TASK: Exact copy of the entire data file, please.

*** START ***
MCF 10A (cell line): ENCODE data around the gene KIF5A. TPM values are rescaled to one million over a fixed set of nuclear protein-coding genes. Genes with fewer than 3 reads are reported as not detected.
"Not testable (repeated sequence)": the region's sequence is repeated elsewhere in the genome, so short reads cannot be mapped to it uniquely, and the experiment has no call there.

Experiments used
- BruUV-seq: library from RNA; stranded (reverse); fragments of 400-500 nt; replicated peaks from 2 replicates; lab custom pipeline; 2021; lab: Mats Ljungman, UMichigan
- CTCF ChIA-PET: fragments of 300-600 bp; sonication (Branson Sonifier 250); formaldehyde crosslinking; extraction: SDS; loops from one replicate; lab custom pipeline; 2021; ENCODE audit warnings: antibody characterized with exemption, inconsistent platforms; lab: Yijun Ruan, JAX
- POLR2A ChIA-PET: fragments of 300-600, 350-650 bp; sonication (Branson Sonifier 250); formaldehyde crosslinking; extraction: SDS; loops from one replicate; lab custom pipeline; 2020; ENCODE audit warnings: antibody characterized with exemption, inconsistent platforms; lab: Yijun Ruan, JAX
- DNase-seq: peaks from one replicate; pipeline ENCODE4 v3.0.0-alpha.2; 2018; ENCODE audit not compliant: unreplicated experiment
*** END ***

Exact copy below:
MCF 10A (cell line): ENCODE data around the gene KIF5A. TPM values are rescaled to one million over a fixed set of nuclear protein-coding genes. Genes with fewer than 3 reads are reported as not detected.
"Not testable (repeated sequence)": the region's sequence is repeated elsewhere in the genome, so short reads cannot be mapped to it uniquely, and the experiment has no call there.

Experiments used
- BruUV-seq: library from RNA; stranded (reverse); fragments of 400-500 nt; replicated peaks from 2 replicates; lab custom pipeline; 2021; lab: Mats Ljungman, UMichigan
- CTCF ChIA-PET: fragments of 300-600 bp; sonication (Branson Sonifier 250); formaldehyde crosslinking; extraction: SDS; loops from one replicate; lab custom pipeline; 2021; ENCODE audit warnings: antibody characterized with exemption, inconsistent platforms; lab: Yijun Ruan, JAX
- POLR2A ChIA-PET: fragments of 300-600, 350-650 bp; sonication (Branson Sonifier 250); formaldehyde crosslinking; extraction: SDS; loops from one replicate; lab custom pipeline; 2020; ENCODE audit warnings: antibody characterized with exemption, inconsistent platforms; lab: Yijun Ruan, JAX
- DNase-seq: peaks from one replicate; pipeline ENCODE4 v3.0.0-alpha.2; 2018; ENCODE audit not compliant: unreplicated experiment